Since succeeding David Bernstein in June, Dyke has been speaking to a whole range of key footballing figures, trying to work out the best way forward for the FA.
In particular, Dyke wants more prominence given to the national side, whose relative success is arguably under growing threat due to the increasing numbers of foreign players in the Premier League.
At Millbank Tower, just along the River Thames from the Houses of Parliament, Dyke will deliver his vision for the future.
Dyke is expected to address the thorny issue of player release for youth tournaments, which former England Under-21 coach Stuart Pearce felt was a particular issue but clubs have a tendency to resist, especially with players who have broken through at senior level.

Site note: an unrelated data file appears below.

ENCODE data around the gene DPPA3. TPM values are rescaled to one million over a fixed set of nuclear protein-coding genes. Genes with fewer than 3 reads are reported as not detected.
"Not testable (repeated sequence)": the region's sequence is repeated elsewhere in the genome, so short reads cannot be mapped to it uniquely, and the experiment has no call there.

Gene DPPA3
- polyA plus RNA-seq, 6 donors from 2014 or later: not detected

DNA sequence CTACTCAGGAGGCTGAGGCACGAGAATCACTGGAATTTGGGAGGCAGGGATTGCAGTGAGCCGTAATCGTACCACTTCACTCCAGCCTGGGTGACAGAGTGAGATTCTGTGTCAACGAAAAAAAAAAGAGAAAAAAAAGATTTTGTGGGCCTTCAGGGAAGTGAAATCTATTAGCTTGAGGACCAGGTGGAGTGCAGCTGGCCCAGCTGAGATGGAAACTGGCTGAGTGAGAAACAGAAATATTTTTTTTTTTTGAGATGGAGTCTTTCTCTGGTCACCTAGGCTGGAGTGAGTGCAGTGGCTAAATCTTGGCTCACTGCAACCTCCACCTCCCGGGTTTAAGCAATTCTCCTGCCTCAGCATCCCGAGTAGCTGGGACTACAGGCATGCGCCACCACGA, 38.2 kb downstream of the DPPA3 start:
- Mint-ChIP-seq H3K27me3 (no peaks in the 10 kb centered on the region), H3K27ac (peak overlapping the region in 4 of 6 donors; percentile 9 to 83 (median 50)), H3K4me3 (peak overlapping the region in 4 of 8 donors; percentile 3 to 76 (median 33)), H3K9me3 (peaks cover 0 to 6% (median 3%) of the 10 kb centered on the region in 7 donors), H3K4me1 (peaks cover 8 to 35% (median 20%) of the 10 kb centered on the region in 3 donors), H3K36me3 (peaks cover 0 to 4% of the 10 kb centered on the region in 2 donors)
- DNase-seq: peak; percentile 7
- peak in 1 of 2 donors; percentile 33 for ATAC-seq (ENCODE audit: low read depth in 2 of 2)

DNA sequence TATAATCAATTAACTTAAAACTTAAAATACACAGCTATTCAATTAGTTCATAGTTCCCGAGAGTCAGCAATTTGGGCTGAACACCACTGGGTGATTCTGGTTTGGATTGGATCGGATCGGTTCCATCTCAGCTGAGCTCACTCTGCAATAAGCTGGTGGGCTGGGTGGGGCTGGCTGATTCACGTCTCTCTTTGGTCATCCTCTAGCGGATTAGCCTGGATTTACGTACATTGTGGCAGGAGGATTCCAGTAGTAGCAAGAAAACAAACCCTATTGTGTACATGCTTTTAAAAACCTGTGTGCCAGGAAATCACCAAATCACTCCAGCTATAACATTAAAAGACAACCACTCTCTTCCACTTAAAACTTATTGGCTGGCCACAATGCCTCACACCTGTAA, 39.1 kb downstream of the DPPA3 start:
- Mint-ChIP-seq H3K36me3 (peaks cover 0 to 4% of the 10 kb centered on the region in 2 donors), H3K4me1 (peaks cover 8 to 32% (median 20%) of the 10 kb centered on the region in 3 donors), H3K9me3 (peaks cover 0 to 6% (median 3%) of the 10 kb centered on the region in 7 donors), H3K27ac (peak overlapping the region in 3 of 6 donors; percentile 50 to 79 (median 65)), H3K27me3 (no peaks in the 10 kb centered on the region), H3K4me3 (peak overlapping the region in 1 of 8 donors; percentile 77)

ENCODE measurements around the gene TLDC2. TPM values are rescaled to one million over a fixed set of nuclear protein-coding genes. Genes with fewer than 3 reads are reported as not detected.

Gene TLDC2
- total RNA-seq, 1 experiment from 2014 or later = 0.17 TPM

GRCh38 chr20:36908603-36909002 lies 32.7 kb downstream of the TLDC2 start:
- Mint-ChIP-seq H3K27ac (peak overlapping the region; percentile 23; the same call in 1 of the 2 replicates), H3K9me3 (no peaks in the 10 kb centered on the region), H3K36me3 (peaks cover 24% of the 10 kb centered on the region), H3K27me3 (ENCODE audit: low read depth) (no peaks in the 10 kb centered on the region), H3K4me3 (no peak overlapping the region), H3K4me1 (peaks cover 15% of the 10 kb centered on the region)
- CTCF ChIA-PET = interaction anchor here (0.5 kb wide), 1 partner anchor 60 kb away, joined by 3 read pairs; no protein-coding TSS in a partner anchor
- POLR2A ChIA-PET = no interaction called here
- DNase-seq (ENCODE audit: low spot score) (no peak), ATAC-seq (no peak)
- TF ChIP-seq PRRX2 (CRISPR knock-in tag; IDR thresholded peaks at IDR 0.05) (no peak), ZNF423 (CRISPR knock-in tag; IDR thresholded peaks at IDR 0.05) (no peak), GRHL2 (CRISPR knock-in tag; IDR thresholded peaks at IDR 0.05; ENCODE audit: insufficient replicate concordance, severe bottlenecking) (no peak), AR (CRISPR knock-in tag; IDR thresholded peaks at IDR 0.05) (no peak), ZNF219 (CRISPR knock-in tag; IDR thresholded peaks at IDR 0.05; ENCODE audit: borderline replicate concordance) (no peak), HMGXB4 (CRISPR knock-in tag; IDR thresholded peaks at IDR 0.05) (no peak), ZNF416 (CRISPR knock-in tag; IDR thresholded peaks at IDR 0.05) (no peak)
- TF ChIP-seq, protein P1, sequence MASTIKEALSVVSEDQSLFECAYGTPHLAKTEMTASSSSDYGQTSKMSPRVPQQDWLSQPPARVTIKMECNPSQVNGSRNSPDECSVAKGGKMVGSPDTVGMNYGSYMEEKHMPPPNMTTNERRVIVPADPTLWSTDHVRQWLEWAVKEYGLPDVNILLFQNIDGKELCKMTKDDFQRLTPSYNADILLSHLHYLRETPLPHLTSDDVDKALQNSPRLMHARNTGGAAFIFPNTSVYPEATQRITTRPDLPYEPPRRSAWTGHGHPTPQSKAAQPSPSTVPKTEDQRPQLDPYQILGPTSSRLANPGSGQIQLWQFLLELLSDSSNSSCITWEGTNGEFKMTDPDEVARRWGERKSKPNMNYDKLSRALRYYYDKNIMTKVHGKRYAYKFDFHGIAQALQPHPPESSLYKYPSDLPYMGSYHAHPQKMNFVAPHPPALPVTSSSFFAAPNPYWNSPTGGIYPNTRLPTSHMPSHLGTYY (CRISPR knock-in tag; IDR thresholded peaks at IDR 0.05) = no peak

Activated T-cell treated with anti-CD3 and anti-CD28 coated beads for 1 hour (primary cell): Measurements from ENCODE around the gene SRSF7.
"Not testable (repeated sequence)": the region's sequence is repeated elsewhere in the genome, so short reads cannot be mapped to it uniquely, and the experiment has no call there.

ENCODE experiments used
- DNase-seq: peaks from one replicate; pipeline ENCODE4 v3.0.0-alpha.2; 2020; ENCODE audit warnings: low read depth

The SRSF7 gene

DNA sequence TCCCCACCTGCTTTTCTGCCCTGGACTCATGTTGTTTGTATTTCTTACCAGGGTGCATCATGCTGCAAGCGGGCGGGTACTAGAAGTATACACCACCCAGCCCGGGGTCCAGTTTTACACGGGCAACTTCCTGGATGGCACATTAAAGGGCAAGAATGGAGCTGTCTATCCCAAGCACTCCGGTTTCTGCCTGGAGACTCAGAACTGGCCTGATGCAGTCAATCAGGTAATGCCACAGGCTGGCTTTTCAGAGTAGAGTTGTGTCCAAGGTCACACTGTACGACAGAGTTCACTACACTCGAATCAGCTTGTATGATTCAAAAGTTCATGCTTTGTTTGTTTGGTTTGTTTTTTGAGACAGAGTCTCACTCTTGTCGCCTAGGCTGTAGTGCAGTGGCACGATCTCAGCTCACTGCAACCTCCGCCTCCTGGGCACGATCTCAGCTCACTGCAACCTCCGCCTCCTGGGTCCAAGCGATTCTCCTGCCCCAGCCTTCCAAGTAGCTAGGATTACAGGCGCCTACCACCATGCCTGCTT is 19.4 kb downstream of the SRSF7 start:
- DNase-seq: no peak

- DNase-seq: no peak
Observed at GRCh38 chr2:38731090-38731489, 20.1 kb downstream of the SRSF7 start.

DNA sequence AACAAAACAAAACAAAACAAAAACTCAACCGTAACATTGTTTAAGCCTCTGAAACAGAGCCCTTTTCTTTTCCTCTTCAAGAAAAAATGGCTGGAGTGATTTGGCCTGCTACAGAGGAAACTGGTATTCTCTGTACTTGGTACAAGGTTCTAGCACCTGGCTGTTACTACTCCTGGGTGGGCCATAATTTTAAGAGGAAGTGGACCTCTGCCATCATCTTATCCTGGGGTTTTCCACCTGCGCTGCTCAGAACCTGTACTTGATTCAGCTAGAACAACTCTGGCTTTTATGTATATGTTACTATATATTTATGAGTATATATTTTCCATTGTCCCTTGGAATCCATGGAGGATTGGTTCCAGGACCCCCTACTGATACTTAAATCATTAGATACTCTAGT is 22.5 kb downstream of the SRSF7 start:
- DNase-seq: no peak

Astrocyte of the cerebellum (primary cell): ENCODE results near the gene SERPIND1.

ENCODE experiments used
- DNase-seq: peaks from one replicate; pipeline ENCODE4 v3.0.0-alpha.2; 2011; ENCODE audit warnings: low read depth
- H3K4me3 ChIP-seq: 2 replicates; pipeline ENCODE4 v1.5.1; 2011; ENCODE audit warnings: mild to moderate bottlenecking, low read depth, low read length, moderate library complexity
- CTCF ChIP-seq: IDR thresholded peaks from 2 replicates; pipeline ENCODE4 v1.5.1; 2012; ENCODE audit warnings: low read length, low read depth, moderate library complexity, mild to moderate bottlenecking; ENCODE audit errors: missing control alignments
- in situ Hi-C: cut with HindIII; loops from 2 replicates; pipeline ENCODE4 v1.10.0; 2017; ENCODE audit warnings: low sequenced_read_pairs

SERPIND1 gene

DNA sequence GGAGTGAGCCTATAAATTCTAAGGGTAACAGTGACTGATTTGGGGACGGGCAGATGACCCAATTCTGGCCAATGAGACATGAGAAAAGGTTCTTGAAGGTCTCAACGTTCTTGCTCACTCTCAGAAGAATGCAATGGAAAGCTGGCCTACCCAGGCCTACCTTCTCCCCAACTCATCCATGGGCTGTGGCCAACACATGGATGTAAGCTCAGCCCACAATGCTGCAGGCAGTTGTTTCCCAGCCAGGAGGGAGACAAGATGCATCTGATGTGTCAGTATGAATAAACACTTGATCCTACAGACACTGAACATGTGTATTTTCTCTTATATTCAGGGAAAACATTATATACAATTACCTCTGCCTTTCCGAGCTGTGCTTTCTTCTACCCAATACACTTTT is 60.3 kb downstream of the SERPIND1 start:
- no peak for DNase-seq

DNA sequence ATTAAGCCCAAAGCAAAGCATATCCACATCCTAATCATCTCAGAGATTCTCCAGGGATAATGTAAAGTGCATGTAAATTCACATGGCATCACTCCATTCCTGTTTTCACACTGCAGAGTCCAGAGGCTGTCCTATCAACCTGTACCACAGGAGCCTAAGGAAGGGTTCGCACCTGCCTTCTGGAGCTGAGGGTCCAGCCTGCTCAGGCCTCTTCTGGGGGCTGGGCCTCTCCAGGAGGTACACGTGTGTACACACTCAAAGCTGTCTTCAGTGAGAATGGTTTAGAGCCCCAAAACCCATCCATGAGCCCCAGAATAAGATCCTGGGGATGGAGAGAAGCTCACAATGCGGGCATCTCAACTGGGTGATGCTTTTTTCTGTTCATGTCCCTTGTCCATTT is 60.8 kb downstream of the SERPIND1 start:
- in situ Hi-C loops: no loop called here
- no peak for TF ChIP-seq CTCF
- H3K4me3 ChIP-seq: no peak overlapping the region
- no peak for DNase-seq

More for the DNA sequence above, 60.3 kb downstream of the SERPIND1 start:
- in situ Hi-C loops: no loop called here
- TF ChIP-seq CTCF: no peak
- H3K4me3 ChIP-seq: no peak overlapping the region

The former BBC director general has already stated his belief the FA should be more assertive in its dealings with other governing bodies.
And the "call to arms" is seen as a sign Dyke will not allow the England team to be shoved to the periphery of the whole football picture in this country.
Whether Premier League chief executive Richard Scudamore and his 20 member clubs share this ideal is a debatable point.
Even Roy Hodgson's relatively innocuous hope that high-profile matches would not be scheduled immediately before key international fixtures was not heeded this year.
Both Glen Johnson and Phil Jones have been ruled out of Friday's World Cup qualifier with Moldova due to ankle injuries sustained during Liverpool's victory over Manchester United at the weekend.
Daniel Sturridge is also a major doubt after aggravating a groin injury.
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